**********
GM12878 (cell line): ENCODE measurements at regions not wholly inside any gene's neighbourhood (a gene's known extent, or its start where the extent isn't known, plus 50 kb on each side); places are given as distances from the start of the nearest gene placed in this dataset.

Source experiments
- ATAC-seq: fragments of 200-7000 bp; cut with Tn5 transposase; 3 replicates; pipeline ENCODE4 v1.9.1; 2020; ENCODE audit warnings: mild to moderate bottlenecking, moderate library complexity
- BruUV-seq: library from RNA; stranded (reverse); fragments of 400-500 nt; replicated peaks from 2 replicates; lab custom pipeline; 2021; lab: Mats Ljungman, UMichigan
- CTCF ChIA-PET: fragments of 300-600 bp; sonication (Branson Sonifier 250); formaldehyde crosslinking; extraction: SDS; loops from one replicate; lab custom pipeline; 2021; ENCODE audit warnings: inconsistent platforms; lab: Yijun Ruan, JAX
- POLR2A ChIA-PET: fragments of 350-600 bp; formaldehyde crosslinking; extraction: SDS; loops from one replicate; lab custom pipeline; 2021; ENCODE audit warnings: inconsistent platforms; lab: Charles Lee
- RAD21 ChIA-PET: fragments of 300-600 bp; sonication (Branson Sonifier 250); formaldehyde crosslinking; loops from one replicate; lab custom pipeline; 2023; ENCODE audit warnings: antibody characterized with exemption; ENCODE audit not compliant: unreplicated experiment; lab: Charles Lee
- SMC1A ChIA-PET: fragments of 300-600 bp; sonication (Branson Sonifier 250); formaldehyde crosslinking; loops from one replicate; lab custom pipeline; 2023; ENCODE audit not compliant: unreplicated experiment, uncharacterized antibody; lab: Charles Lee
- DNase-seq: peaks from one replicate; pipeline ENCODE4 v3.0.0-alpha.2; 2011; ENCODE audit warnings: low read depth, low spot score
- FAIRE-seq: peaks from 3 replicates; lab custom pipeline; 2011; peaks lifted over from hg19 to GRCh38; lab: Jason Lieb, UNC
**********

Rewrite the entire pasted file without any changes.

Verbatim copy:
GM12878 (cell line): ENCODE measurements at regions not wholly inside any gene's neighbourhood (a gene's known extent, or its start where the extent isn't known, plus 50 kb on each side); places are given as distances from the start of the nearest gene placed in this dataset.

Source experiments
- ATAC-seq: fragments of 200-7000 bp; cut with Tn5 transposase; 3 replicates; pipeline ENCODE4 v1.9.1; 2020; ENCODE audit warnings: mild to moderate bottlenecking, moderate library complexity
- BruUV-seq: library from RNA; stranded (reverse); fragments of 400-500 nt; replicated peaks from 2 replicates; lab custom pipeline; 2021; lab: Mats Ljungman, UMichigan
- CTCF ChIA-PET: fragments of 300-600 bp; sonication (Branson Sonifier 250); formaldehyde crosslinking; extraction: SDS; loops from one replicate; lab custom pipeline; 2021; ENCODE audit warnings: inconsistent platforms; lab: Yijun Ruan, JAX
- POLR2A ChIA-PET: fragments of 350-600 bp; formaldehyde crosslinking; extraction: SDS; loops from one replicate; lab custom pipeline; 2021; ENCODE audit warnings: inconsistent platforms; lab: Charles Lee
- RAD21 ChIA-PET: fragments of 300-600 bp; sonication (Branson Sonifier 250); formaldehyde crosslinking; loops from one replicate; lab custom pipeline; 2023; ENCODE audit warnings: antibody characterized with exemption; ENCODE audit not compliant: unreplicated experiment; lab: Charles Lee
- SMC1A ChIA-PET: fragments of 300-600 bp; sonication (Branson Sonifier 250); formaldehyde crosslinking; loops from one replicate; lab custom pipeline; 2023; ENCODE audit not compliant: unreplicated experiment, uncharacterized antibody; lab: Charles Lee
- DNase-seq: peaks from one replicate; pipeline ENCODE4 v3.0.0-alpha.2; 2011; ENCODE audit warnings: low read depth, low spot score
- FAIRE-seq: peaks from 3 replicates; lab custom pipeline; 2011; peaks lifted over from hg19 to GRCh38; lab: Jason Lieb, UNC